Please Read these reviews as it is important if you are making an appointment to see Helen For many it is their first Appointment with an Osteopath so you have what to expect and for patient feedback satisfaction Edinburgh Online and Google reviews. Helen works from her home as she has expensive machines and she cannot take them to other clinic rooms elsewhere in Edinburgh. She uses Cefar compex supplied by Perform Better who are the Sport Suppliers to many including the FA and St George`s. If you wish to learn more about Compex please ask Perform Better UK
Thank you all so much so such kind appreciative reviews and for visiting me at my home. I can keep the costs down and look after my retired and others lovely people. best wishes to you all Helen
Here is an article from the Daily Mail. It is drug free so no side affects which is good for severe chronic pain management where the drugs do have addictive side affects also interfere your ability to think clearly and make good decisions as they are often morphine based.
Smart chip implant the size of a match head will combat chronic pain by blocking spine signals
Scientists have developed a revolutionary new smart chip that when implanted in the spinal cord blocks pain signals preventing them from reaching the brain.
The tiny device works by monitoring the nerves carrying pain signals and firing electrical pulses of up to 10 volts that block the undesirable signals from reaching the brain.
The tiny implant is placed next to the spine and emits electronic pulses to block pain signals reaching the brain
The Implantable Neuro Sensing and Stimulation or INS2, was developed between 2008 and 2010 by National ICT Australia (NICTA) in Sydney. It will undergo human trials from the start of next year.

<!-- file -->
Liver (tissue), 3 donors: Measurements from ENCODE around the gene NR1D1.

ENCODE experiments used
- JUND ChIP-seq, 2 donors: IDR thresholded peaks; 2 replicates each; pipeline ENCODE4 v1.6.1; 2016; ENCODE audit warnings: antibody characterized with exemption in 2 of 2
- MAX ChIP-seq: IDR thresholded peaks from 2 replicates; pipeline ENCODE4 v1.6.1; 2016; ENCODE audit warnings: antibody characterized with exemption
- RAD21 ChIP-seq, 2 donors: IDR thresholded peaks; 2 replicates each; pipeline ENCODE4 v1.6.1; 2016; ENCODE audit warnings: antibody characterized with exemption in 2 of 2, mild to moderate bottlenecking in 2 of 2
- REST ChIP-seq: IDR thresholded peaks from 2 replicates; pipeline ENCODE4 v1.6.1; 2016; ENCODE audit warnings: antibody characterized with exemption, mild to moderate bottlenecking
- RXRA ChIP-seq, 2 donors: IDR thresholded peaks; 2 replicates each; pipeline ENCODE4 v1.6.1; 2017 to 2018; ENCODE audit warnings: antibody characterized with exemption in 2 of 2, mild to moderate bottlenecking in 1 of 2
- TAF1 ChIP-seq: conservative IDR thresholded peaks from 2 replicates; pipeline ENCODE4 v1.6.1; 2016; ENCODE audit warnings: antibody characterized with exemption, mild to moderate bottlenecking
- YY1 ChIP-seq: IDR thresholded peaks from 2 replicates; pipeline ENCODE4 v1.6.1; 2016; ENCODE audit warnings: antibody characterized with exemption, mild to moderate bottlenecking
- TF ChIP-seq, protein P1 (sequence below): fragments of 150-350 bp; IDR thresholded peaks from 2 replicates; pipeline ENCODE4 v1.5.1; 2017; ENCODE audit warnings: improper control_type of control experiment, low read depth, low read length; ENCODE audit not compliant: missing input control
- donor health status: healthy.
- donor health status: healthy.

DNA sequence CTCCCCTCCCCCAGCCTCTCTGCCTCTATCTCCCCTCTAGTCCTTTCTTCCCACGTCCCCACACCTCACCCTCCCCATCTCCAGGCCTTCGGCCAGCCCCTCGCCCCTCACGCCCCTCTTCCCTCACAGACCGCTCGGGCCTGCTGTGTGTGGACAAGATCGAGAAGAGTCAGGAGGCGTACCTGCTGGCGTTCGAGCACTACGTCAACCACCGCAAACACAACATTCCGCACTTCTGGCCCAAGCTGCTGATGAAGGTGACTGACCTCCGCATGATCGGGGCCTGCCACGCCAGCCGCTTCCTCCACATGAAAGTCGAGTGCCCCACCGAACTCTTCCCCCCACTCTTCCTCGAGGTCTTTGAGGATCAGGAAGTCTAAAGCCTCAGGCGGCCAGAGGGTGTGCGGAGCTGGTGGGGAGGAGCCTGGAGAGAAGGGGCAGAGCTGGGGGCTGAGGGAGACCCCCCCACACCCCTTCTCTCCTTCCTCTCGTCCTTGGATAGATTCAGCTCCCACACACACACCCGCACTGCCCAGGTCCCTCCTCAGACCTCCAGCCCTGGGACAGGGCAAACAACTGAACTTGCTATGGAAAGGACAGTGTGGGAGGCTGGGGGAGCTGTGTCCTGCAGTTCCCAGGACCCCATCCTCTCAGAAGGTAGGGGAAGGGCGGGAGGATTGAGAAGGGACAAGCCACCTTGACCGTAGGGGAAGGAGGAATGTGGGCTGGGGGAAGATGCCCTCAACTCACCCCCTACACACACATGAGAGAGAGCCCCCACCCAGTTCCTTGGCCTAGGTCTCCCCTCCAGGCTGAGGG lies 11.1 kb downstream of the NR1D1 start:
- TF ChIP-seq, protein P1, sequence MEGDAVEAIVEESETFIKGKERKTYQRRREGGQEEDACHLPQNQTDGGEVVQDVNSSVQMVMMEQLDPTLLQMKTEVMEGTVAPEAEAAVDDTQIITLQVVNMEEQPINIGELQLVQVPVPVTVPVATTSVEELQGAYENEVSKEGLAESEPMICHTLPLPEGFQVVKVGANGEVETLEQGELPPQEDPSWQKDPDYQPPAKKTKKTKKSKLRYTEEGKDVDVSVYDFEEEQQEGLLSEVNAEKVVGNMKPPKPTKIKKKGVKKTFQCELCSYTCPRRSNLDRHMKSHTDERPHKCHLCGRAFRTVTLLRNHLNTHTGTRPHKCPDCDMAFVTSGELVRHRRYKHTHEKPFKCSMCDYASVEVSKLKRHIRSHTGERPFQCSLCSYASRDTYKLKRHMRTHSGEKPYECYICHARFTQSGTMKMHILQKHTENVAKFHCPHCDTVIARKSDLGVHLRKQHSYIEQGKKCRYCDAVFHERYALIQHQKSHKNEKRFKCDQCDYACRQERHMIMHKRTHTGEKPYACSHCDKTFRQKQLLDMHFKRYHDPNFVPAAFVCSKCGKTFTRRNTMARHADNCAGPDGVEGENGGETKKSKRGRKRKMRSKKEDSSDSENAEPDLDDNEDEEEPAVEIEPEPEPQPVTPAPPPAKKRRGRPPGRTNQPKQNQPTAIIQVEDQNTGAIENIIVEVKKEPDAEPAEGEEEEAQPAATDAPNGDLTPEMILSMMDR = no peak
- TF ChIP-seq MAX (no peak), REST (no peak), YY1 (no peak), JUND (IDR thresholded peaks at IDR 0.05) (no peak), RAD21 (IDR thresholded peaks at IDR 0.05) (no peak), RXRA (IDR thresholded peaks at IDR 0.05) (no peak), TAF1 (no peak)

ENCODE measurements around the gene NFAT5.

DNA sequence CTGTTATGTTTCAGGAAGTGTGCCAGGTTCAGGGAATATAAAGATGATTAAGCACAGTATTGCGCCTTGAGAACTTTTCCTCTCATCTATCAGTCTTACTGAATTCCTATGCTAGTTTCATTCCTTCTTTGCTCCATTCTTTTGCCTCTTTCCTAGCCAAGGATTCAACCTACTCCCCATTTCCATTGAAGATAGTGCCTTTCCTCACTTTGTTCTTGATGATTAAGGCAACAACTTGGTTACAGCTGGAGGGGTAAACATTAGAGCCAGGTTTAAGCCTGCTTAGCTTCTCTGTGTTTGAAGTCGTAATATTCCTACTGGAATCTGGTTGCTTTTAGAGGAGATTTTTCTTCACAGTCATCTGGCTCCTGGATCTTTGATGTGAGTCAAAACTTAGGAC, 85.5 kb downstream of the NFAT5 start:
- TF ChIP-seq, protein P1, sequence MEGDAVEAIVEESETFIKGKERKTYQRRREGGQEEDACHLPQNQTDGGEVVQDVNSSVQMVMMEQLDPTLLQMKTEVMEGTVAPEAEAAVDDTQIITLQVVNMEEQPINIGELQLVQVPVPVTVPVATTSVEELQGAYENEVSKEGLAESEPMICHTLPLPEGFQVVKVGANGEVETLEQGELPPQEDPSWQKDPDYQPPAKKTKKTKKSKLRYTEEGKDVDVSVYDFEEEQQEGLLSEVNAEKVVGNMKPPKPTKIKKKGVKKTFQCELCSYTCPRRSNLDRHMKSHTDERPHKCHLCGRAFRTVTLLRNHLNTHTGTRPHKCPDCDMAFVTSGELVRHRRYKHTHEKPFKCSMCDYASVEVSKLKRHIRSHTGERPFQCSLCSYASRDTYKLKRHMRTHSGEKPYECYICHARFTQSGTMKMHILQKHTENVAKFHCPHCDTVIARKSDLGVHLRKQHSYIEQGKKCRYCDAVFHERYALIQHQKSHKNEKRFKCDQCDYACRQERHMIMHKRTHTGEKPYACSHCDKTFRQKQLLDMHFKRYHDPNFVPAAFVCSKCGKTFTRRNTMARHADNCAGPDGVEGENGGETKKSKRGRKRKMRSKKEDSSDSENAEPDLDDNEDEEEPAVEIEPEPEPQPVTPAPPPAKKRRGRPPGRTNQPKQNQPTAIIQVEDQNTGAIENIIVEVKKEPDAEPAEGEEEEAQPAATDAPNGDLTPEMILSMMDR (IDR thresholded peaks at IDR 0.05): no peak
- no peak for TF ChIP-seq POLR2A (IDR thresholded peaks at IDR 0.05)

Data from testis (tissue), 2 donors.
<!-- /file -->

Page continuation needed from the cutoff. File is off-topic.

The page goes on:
Existing pain-relief implants are the size of a matchbox. Researchers said their miniature version would be far more effective and reliable because it can be implanted much closer to the spine.
The tiny new implant consists of two smart chips built into a device that is sewn into a material container with integrated electronic wires.
The device is implanted on the target nerve such as the spinal cord and is operated by an internal computer processor run by a battery the size of a SIM card. The device can be recharged wirelessly so there is no need for any external wires.
The INS2 can be ‘fine-tuned’ to manage different levels of pain.
Scientists at NICTA said the device may have numerous applications apart from treating chronic back pain and could be used to block pain caused by nerve damage and migraines. It also has the potential to help control epileptic seizures and the tremors caused by Parkinson’s disease.
The company is funded by the federal government of Australia. New South Wales minister Eric Roozendaal said the device ‘has the potential to deliver a revolution in the management of chronic pain.’
NICTA is planning to form a new company in Sydney, Saluda Medical, to commercialize the implant.